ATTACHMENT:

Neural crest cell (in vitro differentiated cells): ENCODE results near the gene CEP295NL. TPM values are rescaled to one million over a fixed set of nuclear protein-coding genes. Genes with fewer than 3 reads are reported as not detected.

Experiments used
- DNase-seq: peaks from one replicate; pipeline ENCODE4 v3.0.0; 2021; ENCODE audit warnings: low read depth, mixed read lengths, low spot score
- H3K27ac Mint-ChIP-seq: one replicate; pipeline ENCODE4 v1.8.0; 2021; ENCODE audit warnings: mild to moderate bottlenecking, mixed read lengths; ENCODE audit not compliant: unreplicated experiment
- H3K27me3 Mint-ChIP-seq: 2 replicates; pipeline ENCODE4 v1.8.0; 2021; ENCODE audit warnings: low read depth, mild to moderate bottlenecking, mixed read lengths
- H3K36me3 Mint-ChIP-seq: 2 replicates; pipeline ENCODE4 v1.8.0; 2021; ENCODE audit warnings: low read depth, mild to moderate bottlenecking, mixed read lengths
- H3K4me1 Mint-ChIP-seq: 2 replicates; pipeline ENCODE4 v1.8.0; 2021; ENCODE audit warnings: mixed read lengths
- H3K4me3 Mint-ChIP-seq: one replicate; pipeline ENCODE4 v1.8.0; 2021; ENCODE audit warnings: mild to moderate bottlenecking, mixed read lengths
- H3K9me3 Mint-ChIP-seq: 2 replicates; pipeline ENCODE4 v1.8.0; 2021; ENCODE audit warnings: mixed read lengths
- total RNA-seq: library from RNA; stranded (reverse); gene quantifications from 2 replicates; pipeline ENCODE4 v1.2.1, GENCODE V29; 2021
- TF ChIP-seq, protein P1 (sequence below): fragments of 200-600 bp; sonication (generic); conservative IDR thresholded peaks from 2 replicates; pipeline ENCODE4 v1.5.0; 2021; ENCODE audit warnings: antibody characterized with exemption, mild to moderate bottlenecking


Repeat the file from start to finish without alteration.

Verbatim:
Neural crest cell (in vitro differentiated cells): ENCODE results near the gene CEP295NL. TPM values are rescaled to one million over a fixed set of nuclear protein-coding genes. Genes with fewer than 3 reads are reported as not detected.

Experiments used
- DNase-seq: peaks from one replicate; pipeline ENCODE4 v3.0.0; 2021; ENCODE audit warnings: low read depth, mixed read lengths, low spot score
- H3K27ac Mint-ChIP-seq: one replicate; pipeline ENCODE4 v1.8.0; 2021; ENCODE audit warnings: mild to moderate bottlenecking, mixed read lengths; ENCODE audit not compliant: unreplicated experiment
- H3K27me3 Mint-ChIP-seq: 2 replicates; pipeline ENCODE4 v1.8.0; 2021; ENCODE audit warnings: low read depth, mild to moderate bottlenecking, mixed read lengths
- H3K36me3 Mint-ChIP-seq: 2 replicates; pipeline ENCODE4 v1.8.0; 2021; ENCODE audit warnings: low read depth, mild to moderate bottlenecking, mixed read lengths
- H3K4me1 Mint-ChIP-seq: 2 replicates; pipeline ENCODE4 v1.8.0; 2021; ENCODE audit warnings: mixed read lengths
- H3K4me3 Mint-ChIP-seq: one replicate; pipeline ENCODE4 v1.8.0; 2021; ENCODE audit warnings: mild to moderate bottlenecking, mixed read lengths
- H3K9me3 Mint-ChIP-seq: 2 replicates; pipeline ENCODE4 v1.8.0; 2021; ENCODE audit warnings: mixed read lengths
- total RNA-seq: library from RNA; stranded (reverse); gene quantifications from 2 replicates; pipeline ENCODE4 v1.2.1, GENCODE V29; 2021
- TF ChIP-seq, protein P1 (sequence below): fragments of 200-600 bp; sonication (generic); conservative IDR thresholded peaks from 2 replicates; pipeline ENCODE4 v1.5.0; 2021; ENCODE audit warnings: antibody characterized with exemption, mild to moderate bottlenecking